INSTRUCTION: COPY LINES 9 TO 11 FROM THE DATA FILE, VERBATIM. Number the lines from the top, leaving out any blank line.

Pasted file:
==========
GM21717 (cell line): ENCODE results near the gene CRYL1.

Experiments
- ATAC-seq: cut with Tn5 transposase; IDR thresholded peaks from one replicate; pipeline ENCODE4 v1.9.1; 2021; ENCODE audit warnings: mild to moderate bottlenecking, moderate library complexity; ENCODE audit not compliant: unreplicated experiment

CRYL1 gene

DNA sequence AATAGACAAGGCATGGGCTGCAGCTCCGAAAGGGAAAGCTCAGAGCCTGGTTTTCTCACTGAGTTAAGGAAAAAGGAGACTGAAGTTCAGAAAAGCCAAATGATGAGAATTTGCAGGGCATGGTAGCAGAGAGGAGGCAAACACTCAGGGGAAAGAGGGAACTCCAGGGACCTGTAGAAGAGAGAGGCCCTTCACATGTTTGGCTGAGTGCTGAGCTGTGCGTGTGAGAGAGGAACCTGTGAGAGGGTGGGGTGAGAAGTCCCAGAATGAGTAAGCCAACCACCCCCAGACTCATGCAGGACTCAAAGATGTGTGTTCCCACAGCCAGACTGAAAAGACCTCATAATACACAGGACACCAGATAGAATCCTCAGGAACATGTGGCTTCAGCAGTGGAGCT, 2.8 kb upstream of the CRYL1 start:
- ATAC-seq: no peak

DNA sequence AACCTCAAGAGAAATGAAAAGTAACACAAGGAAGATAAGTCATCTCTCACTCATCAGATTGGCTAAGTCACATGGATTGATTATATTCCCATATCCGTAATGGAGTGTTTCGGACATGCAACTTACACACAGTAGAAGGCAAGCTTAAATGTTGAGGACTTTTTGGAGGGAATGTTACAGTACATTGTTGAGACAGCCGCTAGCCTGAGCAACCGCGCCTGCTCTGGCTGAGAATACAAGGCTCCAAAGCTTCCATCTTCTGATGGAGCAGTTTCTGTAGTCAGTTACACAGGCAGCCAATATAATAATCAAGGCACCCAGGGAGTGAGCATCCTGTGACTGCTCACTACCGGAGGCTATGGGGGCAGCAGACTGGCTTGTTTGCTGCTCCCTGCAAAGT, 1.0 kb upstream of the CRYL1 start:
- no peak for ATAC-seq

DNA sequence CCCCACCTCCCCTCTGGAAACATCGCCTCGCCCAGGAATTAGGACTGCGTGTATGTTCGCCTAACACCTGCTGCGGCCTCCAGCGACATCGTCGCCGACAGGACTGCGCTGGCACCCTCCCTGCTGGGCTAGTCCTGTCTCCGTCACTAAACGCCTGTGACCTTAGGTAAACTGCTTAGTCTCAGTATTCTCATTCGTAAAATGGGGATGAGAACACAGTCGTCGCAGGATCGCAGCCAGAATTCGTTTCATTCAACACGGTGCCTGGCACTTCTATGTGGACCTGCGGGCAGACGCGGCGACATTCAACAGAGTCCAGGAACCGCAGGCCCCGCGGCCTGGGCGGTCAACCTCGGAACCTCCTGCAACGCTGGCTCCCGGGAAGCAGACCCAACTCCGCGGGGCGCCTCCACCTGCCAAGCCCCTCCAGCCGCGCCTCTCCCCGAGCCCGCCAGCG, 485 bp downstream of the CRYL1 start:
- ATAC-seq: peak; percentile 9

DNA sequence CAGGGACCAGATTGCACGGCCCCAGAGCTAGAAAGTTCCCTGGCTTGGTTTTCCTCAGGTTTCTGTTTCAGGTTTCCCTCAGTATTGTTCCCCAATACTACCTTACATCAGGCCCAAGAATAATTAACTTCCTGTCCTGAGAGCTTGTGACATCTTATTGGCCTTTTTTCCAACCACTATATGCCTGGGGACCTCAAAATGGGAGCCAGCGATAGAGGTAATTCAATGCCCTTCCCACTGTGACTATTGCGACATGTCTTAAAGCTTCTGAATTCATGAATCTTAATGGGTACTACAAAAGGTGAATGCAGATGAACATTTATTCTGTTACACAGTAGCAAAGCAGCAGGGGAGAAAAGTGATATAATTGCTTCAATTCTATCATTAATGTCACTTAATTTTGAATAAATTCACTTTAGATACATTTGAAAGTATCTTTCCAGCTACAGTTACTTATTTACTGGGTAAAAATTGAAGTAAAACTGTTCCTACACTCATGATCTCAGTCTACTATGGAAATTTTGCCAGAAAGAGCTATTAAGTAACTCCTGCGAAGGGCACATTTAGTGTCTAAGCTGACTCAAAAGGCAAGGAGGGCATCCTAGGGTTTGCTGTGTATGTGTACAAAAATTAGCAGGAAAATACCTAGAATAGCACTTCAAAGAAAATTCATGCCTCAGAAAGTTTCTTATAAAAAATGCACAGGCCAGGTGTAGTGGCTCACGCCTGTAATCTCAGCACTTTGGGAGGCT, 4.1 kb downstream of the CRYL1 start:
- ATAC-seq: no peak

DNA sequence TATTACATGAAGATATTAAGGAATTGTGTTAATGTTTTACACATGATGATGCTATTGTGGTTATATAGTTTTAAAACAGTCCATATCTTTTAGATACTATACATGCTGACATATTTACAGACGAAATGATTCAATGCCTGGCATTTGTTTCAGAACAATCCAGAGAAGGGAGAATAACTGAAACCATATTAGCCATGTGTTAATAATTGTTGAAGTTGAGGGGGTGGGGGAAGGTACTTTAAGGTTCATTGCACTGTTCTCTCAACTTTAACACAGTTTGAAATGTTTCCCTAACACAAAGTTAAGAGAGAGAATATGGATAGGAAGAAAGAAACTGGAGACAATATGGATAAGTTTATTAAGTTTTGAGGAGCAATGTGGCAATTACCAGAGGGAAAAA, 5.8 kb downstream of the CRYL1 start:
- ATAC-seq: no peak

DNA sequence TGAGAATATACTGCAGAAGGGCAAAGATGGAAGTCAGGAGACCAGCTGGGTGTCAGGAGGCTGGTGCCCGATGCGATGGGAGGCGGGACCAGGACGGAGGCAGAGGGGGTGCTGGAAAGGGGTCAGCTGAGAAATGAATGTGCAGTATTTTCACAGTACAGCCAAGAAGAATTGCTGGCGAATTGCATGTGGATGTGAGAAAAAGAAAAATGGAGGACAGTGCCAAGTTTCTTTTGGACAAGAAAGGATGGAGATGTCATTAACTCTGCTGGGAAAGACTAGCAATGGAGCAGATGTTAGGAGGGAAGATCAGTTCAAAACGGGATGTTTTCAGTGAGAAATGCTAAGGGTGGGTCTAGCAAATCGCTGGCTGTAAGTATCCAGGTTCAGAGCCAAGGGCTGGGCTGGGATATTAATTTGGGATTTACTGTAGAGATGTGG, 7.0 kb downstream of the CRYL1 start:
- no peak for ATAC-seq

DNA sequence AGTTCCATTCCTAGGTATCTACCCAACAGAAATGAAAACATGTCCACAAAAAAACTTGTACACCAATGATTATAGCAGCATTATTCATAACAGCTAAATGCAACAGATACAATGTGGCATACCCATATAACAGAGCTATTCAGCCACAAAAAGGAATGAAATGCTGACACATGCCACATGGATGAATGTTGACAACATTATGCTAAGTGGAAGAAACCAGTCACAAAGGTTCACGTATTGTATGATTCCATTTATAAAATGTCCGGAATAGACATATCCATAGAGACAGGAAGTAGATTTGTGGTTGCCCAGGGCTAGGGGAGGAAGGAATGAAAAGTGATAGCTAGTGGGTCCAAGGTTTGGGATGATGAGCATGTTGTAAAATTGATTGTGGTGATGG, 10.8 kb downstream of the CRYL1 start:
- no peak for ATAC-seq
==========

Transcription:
DNA sequence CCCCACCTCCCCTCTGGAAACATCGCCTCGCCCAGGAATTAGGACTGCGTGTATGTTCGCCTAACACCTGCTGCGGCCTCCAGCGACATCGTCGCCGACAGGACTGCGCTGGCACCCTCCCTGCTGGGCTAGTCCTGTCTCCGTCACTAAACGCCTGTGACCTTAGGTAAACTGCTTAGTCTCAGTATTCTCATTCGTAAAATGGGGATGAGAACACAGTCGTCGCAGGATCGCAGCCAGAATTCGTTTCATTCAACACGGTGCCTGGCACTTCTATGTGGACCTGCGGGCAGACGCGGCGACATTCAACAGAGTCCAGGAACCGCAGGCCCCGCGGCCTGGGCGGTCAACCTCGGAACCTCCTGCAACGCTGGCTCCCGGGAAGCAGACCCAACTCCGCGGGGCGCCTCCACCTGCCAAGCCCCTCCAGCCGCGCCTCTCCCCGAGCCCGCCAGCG, 485 bp downstream of the CRYL1 start:
- ATAC-seq: peak; percentile 9

DNA sequence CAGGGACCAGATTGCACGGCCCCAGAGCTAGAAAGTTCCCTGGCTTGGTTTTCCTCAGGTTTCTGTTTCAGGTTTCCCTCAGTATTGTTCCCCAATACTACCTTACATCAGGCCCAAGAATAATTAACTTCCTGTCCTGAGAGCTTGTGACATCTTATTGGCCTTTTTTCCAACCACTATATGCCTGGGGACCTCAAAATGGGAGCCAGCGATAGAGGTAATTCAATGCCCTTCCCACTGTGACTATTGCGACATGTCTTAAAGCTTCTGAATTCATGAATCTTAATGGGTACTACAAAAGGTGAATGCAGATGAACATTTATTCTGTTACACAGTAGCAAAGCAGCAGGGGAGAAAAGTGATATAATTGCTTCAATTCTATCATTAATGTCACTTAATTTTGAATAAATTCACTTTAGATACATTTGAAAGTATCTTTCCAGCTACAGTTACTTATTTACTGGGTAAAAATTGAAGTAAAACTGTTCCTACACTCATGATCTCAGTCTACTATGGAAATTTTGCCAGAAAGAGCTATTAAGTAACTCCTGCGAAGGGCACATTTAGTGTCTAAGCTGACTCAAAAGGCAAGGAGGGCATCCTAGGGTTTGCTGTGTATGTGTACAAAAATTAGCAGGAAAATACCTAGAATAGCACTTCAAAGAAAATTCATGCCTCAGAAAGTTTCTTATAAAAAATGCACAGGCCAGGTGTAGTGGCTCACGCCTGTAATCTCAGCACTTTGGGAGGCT, 4.1 kb downstream of the CRYL1 start: